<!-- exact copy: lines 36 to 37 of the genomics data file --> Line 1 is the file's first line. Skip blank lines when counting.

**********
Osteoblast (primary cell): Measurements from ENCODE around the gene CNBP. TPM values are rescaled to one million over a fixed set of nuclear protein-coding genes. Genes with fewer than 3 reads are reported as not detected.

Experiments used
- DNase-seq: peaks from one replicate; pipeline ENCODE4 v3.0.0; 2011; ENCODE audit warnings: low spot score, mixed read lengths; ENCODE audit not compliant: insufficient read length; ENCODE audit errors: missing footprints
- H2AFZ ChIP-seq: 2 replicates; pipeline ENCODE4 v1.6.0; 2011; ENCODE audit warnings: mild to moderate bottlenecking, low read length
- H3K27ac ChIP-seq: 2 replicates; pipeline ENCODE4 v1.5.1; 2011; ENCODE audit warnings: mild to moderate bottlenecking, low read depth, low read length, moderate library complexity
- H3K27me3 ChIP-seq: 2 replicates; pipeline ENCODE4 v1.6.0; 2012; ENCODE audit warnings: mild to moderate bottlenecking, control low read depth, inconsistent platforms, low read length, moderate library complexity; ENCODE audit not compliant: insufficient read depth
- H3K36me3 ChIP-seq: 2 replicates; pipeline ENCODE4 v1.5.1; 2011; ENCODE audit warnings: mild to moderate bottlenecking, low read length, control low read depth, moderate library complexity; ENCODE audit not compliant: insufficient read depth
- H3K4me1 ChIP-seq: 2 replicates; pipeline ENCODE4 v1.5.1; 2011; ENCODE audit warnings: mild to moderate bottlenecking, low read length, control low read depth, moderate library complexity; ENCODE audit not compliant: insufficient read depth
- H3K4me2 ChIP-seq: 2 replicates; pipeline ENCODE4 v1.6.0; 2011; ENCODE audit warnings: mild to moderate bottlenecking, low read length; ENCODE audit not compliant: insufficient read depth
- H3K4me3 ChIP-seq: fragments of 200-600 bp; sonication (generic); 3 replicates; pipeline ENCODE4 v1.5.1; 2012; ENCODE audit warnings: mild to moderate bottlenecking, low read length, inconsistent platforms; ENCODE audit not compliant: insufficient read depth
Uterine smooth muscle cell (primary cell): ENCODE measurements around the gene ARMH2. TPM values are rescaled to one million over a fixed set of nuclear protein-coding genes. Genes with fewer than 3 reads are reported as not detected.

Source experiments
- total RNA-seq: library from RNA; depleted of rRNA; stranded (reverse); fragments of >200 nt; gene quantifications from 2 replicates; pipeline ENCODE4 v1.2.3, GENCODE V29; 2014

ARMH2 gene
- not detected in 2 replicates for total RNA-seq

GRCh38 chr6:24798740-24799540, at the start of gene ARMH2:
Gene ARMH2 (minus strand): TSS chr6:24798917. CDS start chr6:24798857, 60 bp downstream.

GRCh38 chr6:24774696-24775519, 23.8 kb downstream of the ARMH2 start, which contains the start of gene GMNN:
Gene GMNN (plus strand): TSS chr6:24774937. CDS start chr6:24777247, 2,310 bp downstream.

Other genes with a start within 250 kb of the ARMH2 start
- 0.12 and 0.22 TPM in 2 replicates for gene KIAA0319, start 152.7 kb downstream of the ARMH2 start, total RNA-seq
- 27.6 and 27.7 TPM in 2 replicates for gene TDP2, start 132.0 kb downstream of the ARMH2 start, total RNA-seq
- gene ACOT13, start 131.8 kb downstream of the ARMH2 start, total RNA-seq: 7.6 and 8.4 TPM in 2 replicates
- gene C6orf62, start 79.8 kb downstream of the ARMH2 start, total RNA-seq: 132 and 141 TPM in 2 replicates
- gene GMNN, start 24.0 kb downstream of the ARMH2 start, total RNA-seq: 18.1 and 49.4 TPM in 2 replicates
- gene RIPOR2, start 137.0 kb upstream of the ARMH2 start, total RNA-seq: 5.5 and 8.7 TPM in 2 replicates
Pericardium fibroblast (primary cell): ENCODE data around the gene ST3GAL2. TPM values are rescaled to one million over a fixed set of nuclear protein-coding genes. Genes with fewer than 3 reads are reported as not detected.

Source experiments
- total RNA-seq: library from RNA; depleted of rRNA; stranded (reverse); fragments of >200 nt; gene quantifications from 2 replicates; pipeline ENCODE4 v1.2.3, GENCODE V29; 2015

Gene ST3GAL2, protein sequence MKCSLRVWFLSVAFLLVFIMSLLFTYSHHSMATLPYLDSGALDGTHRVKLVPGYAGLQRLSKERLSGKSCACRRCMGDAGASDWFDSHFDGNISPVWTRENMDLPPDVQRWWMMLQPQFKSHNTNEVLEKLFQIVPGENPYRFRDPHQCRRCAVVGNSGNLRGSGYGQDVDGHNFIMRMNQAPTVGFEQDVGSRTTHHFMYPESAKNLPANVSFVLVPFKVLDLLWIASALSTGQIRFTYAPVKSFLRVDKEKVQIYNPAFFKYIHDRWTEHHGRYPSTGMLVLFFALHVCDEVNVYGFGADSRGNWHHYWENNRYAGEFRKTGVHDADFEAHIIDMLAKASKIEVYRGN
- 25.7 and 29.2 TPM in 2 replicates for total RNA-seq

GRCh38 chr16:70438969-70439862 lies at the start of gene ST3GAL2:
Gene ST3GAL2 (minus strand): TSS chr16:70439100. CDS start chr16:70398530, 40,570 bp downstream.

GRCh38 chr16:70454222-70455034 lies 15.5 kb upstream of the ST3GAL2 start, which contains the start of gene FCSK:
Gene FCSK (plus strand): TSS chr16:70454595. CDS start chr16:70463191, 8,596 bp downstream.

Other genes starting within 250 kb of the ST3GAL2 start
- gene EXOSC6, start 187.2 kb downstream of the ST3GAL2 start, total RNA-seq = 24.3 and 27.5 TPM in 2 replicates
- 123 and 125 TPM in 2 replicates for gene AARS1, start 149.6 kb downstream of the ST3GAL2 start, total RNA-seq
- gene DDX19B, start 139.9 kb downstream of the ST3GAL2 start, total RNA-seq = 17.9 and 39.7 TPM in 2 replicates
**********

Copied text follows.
Other genes starting within 250 kb of the ST3GAL2 start
- gene EXOSC6, start 187.2 kb downstream of the ST3GAL2 start, total RNA-seq = 24.3 and 27.5 TPM in 2 replicates